The reign of King Ramkhamhaeng is considered the Golden Age of Sukhothai. During his reign, the kingdom saw rapid growth in various sectors. He fostered a system of governance that was based on the Buddhist philosophy of fairness and compassion. It was during his reign, that literature, art, architecture, and crafts flourished in Sukhothai. The art and architecture of this period are still seen in the ruins of the temples and monuments that are found in the Historical Park.

The Decline and Fall of Sukhothai

As the Kingdom grew bigger, it was difficult to manage, and the central authority weakened. Consequently, Sukhothai lost its importance in the latter part of the 14th century, and Ayutthaya took its place. Economically and politically, Sukhothai waned, and that led to the fall of the Kingdom eventually. It wasn’t until the 19th century that Thai archaeologists began excavating and preserving the ancient ruins, and in 1976, the Sukhothai Historical Park was established to preserve this beautiful heritage of Thai history.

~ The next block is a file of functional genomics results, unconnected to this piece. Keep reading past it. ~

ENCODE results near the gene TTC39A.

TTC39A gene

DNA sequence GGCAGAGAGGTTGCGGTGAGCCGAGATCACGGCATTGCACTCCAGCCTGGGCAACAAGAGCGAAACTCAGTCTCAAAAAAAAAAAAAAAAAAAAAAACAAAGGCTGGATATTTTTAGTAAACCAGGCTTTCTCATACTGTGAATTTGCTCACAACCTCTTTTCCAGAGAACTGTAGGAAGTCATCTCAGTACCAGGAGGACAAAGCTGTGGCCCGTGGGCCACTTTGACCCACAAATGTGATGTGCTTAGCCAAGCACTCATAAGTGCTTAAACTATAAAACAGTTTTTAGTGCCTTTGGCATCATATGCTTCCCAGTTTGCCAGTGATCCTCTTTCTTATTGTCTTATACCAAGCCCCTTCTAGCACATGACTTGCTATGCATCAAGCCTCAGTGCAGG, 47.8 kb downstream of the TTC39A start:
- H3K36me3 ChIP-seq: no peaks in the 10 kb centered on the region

Planning Your Visit to Sukhothai Historical Park

Planning Your Visit to Sukhothai Historical Park

Best Time to Visit

The best time to visit Sukhothai Historical Park is between November and February when the weather is pleasant and dry. The hot season starts in March and ends in June while the rainy season starts in July and ends in October. The rainy season can get a bit too extreme, making it challenging to explore outdoor areas.

Getting to Sukhothai Historical Park

Sukhothai Historical Park is accessible through Bangkok by air, rail, or bus. Air travel is the most comfortable and time-saving option. There are daily flights from Bangkok to Sukhothai, and the duration of the flight is approximately 70 minutes.